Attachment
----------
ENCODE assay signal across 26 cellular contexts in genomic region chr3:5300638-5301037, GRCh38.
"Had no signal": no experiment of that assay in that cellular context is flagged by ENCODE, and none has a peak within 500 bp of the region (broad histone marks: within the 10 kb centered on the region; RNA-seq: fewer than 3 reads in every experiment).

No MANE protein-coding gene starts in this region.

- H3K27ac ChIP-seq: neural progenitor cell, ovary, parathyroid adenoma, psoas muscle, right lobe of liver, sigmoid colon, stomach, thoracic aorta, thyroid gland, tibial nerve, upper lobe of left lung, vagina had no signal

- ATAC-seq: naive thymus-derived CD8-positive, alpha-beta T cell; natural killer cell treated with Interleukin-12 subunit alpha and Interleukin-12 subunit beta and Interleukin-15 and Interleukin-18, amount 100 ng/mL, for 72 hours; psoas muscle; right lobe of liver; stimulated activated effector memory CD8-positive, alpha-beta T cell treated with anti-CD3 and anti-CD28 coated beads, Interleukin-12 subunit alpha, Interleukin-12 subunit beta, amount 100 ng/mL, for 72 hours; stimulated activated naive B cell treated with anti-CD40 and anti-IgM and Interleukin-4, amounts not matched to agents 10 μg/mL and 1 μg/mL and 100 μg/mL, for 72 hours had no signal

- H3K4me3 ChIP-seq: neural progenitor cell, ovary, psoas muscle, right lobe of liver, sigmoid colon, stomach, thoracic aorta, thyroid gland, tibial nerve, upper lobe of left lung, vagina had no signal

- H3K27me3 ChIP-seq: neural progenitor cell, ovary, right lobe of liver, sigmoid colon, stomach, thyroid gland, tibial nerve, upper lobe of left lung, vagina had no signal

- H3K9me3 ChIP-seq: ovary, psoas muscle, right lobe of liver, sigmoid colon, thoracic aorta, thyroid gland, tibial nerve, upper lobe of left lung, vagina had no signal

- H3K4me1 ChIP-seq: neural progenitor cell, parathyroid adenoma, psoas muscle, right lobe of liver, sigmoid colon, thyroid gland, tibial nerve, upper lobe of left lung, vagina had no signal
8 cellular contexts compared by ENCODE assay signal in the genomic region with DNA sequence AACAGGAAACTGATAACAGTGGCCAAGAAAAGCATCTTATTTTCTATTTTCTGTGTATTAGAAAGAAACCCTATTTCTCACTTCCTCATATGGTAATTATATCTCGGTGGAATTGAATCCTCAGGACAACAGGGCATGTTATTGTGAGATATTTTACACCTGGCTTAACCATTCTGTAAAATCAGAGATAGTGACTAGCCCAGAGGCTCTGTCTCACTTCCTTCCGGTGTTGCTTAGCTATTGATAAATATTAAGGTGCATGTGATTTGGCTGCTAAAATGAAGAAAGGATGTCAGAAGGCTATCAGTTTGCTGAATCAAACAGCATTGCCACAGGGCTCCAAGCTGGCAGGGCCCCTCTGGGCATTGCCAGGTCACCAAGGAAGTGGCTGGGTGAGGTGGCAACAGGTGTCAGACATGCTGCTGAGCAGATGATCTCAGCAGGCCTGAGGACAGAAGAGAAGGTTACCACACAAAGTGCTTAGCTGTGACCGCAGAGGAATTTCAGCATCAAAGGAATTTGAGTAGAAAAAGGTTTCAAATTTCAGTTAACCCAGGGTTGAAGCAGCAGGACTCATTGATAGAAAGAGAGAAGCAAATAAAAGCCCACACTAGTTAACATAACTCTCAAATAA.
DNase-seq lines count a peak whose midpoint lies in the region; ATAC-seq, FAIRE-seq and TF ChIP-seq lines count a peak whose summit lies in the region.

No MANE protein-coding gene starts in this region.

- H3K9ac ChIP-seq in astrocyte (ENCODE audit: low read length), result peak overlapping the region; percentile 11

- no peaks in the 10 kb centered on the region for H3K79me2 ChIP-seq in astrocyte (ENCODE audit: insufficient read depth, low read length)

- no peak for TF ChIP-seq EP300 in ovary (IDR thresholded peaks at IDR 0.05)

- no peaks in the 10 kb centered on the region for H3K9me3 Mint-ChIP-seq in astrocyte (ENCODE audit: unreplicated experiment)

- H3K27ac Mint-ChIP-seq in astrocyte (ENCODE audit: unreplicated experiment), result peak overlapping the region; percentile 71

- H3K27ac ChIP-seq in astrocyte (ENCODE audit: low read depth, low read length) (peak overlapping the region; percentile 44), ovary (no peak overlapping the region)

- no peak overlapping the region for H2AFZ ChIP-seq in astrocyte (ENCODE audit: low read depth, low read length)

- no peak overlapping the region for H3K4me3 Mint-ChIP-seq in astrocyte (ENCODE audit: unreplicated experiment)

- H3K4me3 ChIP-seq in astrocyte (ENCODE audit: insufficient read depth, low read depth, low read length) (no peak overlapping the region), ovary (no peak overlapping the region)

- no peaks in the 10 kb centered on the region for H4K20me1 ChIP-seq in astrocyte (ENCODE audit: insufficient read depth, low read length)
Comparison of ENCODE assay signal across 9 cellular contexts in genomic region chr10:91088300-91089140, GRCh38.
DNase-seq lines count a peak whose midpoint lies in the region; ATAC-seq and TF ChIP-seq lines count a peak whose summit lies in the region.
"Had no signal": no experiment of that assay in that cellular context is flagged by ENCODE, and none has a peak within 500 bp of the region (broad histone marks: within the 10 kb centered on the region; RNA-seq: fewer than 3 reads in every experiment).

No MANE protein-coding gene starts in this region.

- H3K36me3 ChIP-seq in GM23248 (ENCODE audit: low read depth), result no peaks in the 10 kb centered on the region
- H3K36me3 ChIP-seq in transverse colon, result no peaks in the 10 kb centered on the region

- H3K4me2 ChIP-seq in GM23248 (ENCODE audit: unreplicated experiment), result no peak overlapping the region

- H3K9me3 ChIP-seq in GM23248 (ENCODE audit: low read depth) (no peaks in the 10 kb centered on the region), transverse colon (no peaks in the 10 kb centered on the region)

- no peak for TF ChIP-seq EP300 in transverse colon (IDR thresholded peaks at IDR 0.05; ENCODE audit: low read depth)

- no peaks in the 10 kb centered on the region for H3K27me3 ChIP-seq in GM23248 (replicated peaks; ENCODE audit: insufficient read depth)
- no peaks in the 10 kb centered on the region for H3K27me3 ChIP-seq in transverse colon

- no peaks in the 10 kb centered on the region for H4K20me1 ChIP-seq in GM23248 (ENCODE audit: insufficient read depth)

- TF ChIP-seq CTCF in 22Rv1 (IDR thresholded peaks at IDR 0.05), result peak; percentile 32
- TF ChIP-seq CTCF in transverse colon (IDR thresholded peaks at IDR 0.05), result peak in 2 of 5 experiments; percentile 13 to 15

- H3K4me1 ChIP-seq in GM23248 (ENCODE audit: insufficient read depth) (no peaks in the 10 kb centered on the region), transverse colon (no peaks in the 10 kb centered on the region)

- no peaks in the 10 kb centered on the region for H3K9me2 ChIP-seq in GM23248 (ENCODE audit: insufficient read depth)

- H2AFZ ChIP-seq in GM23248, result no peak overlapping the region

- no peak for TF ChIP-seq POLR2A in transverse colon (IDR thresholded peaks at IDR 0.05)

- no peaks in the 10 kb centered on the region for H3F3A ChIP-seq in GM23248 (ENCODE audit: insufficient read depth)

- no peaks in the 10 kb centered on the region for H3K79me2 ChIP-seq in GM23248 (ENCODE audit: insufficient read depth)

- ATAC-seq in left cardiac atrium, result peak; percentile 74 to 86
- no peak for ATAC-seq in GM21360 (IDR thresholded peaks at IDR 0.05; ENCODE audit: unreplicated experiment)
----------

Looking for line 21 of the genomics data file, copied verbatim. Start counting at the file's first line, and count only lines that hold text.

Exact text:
- H3K4me3 ChIP-seq in astrocyte (ENCODE audit: insufficient read depth, low read depth, low read length) (no peak overlapping the region), ovary (no peak overlapping the region)